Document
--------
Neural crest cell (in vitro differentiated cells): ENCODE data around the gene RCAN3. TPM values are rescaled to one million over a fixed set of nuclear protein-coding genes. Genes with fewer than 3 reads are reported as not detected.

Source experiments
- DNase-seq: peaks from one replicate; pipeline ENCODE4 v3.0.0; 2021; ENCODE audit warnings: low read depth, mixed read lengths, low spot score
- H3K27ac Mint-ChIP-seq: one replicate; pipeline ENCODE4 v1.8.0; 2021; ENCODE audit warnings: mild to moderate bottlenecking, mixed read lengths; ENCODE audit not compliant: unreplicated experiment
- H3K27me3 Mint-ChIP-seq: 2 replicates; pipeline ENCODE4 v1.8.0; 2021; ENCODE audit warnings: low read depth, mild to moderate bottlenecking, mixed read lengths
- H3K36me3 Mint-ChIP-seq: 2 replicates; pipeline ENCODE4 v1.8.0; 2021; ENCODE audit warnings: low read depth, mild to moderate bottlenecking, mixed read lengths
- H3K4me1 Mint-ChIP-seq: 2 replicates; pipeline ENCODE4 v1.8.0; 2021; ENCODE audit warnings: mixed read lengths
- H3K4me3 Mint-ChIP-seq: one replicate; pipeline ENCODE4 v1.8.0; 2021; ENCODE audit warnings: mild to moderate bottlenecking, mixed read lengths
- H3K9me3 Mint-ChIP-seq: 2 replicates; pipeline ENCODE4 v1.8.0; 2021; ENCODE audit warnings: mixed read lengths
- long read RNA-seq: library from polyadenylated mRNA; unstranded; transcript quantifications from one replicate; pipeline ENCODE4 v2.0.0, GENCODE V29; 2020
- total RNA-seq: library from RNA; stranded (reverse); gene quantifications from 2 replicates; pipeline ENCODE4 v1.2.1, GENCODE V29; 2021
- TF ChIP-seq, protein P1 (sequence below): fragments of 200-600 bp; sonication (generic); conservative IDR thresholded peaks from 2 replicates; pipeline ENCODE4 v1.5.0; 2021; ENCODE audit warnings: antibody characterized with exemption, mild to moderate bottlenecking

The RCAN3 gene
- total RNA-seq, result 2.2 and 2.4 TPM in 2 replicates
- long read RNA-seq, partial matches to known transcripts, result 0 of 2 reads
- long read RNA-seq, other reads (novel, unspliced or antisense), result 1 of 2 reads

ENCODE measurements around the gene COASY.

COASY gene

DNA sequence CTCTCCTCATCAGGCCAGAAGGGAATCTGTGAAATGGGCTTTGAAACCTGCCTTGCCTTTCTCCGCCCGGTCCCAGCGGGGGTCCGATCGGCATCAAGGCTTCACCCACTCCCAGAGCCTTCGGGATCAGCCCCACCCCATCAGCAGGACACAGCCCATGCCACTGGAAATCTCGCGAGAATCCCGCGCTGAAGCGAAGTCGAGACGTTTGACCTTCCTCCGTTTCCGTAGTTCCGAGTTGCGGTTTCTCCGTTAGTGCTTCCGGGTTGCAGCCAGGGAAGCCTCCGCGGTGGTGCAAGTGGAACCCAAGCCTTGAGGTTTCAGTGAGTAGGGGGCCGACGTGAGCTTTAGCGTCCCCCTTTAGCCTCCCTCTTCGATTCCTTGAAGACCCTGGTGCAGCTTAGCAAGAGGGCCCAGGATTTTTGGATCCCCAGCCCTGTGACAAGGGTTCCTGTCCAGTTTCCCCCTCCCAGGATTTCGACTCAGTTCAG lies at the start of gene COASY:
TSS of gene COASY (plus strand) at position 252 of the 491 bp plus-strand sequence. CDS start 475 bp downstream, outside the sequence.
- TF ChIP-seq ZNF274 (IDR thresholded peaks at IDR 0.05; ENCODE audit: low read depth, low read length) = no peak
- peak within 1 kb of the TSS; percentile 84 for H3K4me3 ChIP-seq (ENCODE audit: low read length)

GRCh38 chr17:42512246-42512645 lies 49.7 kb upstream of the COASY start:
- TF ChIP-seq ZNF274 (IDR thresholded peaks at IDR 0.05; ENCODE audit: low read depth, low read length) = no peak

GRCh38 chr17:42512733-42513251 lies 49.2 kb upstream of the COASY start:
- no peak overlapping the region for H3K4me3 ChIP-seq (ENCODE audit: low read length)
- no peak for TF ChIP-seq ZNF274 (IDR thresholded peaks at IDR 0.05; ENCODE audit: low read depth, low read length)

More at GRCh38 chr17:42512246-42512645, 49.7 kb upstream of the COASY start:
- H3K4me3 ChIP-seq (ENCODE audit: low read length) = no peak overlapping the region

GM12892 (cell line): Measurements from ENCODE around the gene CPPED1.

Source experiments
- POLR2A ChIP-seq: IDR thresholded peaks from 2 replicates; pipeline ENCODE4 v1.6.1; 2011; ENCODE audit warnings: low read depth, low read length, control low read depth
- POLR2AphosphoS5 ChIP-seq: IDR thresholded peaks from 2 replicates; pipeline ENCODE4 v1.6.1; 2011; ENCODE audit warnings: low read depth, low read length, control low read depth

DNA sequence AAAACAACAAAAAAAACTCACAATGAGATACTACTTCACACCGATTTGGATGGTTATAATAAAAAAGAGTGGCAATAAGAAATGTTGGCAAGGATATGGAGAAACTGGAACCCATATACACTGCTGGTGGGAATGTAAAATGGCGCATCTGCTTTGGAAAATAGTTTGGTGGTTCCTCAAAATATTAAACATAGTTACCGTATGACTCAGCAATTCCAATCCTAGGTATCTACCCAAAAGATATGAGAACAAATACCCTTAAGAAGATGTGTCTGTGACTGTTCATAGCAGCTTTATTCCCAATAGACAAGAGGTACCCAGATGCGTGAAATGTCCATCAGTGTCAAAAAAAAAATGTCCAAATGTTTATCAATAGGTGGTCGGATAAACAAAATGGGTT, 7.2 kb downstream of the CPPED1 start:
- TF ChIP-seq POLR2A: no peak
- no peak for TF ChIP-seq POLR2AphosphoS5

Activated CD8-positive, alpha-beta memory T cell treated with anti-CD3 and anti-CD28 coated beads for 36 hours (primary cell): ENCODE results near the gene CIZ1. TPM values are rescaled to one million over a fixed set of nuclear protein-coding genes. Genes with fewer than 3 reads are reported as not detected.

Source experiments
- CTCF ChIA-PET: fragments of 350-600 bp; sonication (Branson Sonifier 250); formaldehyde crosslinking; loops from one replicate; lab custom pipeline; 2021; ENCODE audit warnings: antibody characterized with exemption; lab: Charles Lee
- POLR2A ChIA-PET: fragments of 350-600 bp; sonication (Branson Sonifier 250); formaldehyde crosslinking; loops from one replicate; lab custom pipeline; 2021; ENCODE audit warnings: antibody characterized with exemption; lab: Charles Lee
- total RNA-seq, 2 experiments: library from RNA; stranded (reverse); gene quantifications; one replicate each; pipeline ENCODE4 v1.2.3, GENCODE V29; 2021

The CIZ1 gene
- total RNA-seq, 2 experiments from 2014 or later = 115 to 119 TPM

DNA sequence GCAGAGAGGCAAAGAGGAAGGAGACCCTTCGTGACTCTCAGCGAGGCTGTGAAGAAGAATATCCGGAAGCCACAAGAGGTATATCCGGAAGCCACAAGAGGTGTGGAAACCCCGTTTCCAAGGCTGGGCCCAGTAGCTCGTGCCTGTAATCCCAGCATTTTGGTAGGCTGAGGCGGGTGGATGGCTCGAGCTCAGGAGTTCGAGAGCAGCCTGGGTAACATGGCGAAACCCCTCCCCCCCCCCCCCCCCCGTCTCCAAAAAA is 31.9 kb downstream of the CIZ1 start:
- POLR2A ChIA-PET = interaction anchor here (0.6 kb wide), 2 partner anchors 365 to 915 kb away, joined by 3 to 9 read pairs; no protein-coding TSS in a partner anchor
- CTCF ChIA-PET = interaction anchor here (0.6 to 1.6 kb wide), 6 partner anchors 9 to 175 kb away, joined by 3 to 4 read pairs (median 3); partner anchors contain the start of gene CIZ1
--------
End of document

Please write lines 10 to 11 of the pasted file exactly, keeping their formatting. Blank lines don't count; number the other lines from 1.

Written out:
- long read RNA-seq: library from polyadenylated mRNA; unstranded; transcript quantifications from one replicate; pipeline ENCODE4 v2.0.0, GENCODE V29; 2020
- total RNA-seq: library from RNA; stranded (reverse); gene quantifications from 2 replicates; pipeline ENCODE4 v1.2.1, GENCODE V29; 2021